When the will of the people is undemocratic

Israel has heard the voices of hundreds of thousands of its citizens, but are their voices truly the will of the people, and when can social protests be undemocratic? As long as there is a more sinister force behind those voices, democracy in Israel is threatened.

Trajtenberg and Netanyahu  521 (photo credit: Marc Israel Sellem)
Trajtenberg and Netanyahu 521
(photo credit: Marc Israel Sellem)
Earlier this month, in response to the social protests that have dominated the Israeli consciousness since July, the government approved the Trajtenberg Committee’s recommendations, which include far-reaching measures aimed at easing the burden of the middle class and at making life in Israel more affordable.
The protests may have died out with the opening of the school year, yet it would be misleading to believe that the social unrest is behind us.  In fact, the self-appointed leaders of last summer’s tent protest announced that they will renew their struggle after the High Holidays.
For a start, the protest leaders entirely rejected the recommendations of the Trajtenberg Committee. Daphni Leef, who emerged as one of the movement’s iconic leaders, has declared that there will be a popular general strike on November 1 to shut down Israel’s economic activity and to topple the government. Three days before the strike, a huge demonstration is supposed to take place throughout the country as a “last warning” to Prime Minister Binyamin Netanyahu that he must meet the protesters’ demands. Eldad Yaniv, from the National Left movement, warned in Haaretz’s October 11 edition that the struggle will continue “until the 120 loafers [i.e. MKs] go home.”
The leaders of Israel’s social protest talk and behave as if Israel was not a democracy; as if Israel’s government had not been elected by a large majority. They claim that most Israelis support their demand. Let them prove that in the next elections.
For better or worse, democracy grants power to the people. In a representative democracy, the majority runs the government for the set period of time. By trying to impose their demands on an elected government, the unelected representatives of the social protest movement are trying to subvert the rules of democracy.
Israelis rightly complain about the cost of living. Yet they also didn’t elect a government with a  policy of overspending – thus turning Israel into Greece. And now, this seems to be precisely what the unelected leaders of the social protest want to impose on our elected government. They have plenty of time (about a year-and-a-half) to convince Israelis to vote for them and their economic platform in the next elections.
In the meantime, the choice of Israeli voters - as it was expressed in the previous elections - must be respected by the movement’s leaders.
Not only are the leaders of the movement breaking one of the basic rules of representative democracy, but many of them are funded by organizations, such as the New Israel Fund (NIF), whose agenda is to promote policies and values that are rejected by a majority of Israeli society. The NIF deceives its donors by presenting itself an organization bent on promoting the rights of minorities and on helping the poor, but its true agenda is to turn Israel into a multi-ethnic country, rather than a Jewish one.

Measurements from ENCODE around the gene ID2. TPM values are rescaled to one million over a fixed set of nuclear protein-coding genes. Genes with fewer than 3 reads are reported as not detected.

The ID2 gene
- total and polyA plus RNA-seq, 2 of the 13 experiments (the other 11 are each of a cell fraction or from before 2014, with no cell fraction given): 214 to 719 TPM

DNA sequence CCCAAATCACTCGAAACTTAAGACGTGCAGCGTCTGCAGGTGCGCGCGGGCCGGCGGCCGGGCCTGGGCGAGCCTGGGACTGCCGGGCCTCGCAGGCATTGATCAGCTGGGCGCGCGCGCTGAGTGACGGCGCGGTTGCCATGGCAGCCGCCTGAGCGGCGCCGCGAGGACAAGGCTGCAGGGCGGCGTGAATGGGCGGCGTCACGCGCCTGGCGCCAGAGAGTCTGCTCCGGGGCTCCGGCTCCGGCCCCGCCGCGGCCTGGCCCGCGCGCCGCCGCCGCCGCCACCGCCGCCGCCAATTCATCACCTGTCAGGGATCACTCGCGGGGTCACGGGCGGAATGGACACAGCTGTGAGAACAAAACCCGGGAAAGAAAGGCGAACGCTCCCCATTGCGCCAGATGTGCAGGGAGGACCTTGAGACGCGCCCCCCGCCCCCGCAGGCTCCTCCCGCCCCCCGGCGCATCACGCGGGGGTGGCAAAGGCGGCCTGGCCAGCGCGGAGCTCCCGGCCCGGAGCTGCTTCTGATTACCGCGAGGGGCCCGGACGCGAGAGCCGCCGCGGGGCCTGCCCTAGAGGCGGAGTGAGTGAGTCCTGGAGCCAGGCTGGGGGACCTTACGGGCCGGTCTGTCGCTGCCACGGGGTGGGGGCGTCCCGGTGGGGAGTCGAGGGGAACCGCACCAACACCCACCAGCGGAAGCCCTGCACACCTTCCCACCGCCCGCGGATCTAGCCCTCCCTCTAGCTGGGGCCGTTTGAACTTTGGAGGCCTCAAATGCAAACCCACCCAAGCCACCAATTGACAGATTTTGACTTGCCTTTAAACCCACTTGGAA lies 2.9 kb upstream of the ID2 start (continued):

The NIF supports Israeli organizations that constantly petition the High Court of Justice to repeal laws that define and preserve Israel as a Jewish state. In court, the government is represented by the State Attorney’s Office which has been staffed over the years by former NIF fellows who defend the petitioners rather than the Government.
The NIF’s subversive tactics consist of gradually imposing upon Israelis what they reject at the polls. It should come as no surprise that businessman and financier George Soros is a major NIF donor. Nor should it come as a surprise that political advisor Stanley Greenberg, whose firm has done work for George Soros’ Open Society Institute, consulted then prime-ministerial candidate Ehud Barak in 1999 on how to unseat incumbent Prime Minister Netanyahu and is now advising Eldad Yaniv towards similar ends.
It should come as no surprise that Daniel Abraham, who helped George Soros set-up the American lobbying group J Street, gave money to Israel’s tent protest this past summer. It should also come as no surprise that Daphni Leef works for the New Israel Fund.
Promoting ideas and policies that provide an alternative to the government is a fundamental right, and even a duty, in democracy. Yet there is a difference between promoting a political agenda in an open society, and trying to impose such an agenda against the will of the majority via foreign funding, orchestrated strikes and legal antics. For the sake of Israeli democracy, everything must be done so that Daphni Leef can express and promote her ideas freely, but everything must also be done to prevent her financial backers from trying to impose upon society policies and ideas that are rejected by the majority.

The writer  is an International Relations Lecturer at Tel Aviv University and the founding partner of the Navon-Levy Group Ltd., an international business consultancy. He is also the author of numerous books on Israel’s foreign policy, including most recently, From Israel, With Hope: Why and How Israel will Continue to Thrive.